As its title suggests, the TEI is strongly interested in text. But this interest is by no means confined to the use of electronic text as a stage in the production of paper documents, and the word text should not be read too literally. The TEI is equally concerned with both textual and non-textual resources in electronic form, whether as constituents of a research database or components of non-paper publications.
Like the publishing industry, the research community has long realized that its stock in hand is not words on the page, but information, independent of any particular physical realization. As technology emerges which is genuinely adequate to the task of integrating text, graphics and audio into a seamless information-bearing vehicle, so the importance of that integrated vision becomes more apparent. By providing a description of information which is independent of realization or media, the TEI scheme, like other SGML-based approaches, enormously facilitates the construction and exploitation of multimedia technology.
In the same way, the texts with which language researchers are concerned are likely to be very heterogenous. In the construction of language corpora such as the British National Corpus [See note 2], material as divers as newspapers, books, office memoranda, playscripts, publicity brochures, letters and diaries, transcribed lectures and interviews, TV and radio broadcasts, and unscripted conversations are integrated into a single body of material. Research needs impose that this integration be carried out with minimal loss of information, and at the same time with minimal complexity: in any case, the resulting `text' is far removed from the conventional notion of a printed work.
Electronic texts are most obviously different from printed ones in that the former contain markup or encoding, which makes explicit various features of the text, so that they can be efficiently processed. Printed texts adopt a variety of similarly-motivated conventions (use of typeface, organization of the carrier medium etc), but these are not so readily processable as the tags of a formal markup scheme.
The goals of the TEI project initially had a dual focus: being concerned with both what textual features should be encoded (i.e. made explicit) in an electronic text, and how that encoding should be represented for loss-free, platform-independent, interchange.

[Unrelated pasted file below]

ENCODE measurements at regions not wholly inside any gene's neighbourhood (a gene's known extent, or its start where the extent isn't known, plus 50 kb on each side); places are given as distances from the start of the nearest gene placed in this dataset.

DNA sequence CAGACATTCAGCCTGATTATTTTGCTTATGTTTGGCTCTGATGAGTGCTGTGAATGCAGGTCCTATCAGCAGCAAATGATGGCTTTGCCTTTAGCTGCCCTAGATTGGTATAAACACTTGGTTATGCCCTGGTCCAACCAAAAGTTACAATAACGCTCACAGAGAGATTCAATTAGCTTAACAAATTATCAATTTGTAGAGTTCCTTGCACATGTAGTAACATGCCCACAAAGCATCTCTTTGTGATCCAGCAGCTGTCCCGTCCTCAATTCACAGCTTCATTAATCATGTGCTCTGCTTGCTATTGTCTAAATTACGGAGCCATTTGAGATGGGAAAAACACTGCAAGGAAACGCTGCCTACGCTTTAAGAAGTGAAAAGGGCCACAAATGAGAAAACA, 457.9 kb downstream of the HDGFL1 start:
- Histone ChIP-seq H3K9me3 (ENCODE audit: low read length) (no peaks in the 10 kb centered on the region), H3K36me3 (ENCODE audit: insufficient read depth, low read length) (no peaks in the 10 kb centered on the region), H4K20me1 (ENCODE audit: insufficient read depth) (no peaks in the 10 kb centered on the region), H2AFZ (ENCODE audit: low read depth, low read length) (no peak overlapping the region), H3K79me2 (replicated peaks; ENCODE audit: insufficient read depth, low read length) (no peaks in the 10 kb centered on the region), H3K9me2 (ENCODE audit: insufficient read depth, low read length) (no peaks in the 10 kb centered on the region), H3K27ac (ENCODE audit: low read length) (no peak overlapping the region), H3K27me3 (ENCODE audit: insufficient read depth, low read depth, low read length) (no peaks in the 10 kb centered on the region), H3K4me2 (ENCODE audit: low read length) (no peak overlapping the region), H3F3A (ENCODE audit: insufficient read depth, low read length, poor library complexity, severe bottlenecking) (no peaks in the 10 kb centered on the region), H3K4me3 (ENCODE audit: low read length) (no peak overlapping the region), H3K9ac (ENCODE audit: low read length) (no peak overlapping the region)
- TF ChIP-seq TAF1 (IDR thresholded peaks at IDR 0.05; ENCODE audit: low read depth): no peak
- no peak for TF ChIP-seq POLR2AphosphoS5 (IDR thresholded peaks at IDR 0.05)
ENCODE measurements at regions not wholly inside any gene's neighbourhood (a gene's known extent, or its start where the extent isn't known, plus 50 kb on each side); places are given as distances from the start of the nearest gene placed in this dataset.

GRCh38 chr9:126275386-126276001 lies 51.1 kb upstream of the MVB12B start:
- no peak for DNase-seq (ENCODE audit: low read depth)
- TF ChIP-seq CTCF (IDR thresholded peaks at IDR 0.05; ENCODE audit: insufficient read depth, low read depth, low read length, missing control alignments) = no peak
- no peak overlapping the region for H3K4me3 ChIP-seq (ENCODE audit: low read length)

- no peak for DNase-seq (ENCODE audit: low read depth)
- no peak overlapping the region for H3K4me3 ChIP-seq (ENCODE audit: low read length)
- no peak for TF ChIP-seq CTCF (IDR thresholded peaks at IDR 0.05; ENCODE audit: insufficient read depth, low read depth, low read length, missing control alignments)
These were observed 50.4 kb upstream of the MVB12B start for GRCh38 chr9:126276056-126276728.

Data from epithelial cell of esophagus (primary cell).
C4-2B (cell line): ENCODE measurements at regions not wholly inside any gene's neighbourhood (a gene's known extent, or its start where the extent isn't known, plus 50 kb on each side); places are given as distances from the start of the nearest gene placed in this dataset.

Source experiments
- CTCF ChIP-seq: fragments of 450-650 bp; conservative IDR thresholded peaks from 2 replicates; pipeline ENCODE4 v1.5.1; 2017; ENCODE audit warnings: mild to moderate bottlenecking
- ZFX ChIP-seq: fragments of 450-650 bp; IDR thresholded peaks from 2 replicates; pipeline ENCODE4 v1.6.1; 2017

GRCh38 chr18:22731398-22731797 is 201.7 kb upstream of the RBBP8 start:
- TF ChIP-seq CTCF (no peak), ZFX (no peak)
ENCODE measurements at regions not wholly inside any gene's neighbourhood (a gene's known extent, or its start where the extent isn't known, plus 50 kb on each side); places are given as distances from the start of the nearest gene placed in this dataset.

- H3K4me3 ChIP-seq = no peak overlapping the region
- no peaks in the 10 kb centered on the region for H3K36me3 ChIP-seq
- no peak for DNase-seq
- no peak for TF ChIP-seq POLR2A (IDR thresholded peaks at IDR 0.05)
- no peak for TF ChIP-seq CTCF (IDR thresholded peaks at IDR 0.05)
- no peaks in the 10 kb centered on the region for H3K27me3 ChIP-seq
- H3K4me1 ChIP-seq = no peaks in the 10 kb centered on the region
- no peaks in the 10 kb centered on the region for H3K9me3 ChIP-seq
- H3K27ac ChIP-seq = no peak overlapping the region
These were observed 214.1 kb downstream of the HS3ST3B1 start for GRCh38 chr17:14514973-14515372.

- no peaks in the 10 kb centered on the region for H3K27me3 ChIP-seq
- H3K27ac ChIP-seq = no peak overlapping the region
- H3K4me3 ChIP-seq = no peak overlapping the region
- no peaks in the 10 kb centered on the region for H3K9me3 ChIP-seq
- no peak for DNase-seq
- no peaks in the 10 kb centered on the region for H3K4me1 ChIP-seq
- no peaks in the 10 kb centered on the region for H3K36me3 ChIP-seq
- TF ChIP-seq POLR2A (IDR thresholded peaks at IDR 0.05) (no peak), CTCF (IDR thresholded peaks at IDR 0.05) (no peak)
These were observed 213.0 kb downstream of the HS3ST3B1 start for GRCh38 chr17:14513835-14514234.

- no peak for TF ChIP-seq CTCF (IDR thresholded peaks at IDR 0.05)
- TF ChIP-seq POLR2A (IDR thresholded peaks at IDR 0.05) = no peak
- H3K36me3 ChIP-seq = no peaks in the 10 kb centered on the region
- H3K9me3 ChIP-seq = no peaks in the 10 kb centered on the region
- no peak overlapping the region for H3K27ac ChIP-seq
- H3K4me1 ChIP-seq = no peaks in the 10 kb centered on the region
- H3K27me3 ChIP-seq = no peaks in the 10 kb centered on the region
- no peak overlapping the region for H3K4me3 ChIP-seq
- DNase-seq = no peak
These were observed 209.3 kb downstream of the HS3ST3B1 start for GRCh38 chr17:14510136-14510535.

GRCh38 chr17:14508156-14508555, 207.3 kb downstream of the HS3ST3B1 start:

Early on in the project, the Standard Generalized Markup Language (SGML; ISO 8879) was chosen as the most appropriate vehicle for the Guidelines, initially on the purely pragmatic grounds that to create a comparably expressive and versatile formal language would be a major research project in itself. In the event, despite some frequently rehearsed inelegancies, SGML has proved entirely adequate to the needs of researchers, and after five years, is still increasing its domination of the software industry, with new product announcements coming every year. The TEI was thus able to focus its efforts on the expression, using SGML, of the set of textual features indicated as its first goal above.
The prime deliverable of the TEI project is a very large number (over 400) of textual feature definitions, expressed as SGML elements and attributes, with associated documentation and examples. These elements are grouped into tag sets of various kinds, as further discussed below, and together constitute a modular scheme which can be configured to provide hardware-, software-, and application- independent support for the encoding of all kinds of text in all languages and of all times.
The TEI tag sets are necessarily based on, but not limited by, existing encoding practices; they are designed to be both comprehensive and extensible. They are collectively documented in a substantial reference manual, the Guidelines for Text Encoding for Interchange, which appeared in May 1994 after five years of extensive development work. This 1400 page manual is published both in paper and electronic hypertext form and is also available over the Internet, in a variety of formats. [See note 3]